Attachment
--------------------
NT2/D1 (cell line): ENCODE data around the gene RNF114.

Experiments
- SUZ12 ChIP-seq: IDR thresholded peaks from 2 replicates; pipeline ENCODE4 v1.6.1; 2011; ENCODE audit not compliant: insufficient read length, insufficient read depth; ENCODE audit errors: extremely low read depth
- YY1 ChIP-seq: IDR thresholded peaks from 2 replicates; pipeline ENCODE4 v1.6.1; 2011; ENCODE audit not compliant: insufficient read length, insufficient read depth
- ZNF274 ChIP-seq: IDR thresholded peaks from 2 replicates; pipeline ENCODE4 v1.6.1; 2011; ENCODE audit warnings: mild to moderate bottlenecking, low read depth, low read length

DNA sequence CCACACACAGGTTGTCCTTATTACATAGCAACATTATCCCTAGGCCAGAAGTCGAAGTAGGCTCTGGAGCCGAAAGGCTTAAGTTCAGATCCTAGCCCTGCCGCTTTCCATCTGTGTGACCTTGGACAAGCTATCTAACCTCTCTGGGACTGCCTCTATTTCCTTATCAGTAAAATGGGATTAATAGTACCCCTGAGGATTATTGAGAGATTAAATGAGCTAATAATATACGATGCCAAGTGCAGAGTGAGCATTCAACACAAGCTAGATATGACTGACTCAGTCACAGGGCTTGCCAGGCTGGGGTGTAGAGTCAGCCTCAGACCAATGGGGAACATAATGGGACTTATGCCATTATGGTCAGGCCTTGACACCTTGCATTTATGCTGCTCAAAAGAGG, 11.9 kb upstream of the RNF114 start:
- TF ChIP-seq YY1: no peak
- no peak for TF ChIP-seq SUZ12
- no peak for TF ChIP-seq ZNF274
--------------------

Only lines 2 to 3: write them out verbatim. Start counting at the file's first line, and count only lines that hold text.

Experiments
- SUZ12 ChIP-seq: IDR thresholded peaks from 2 replicates; pipeline ENCODE4 v1.6.1; 2011; ENCODE audit not compliant: insufficient read length, insufficient read depth; ENCODE audit errors: extremely low read depth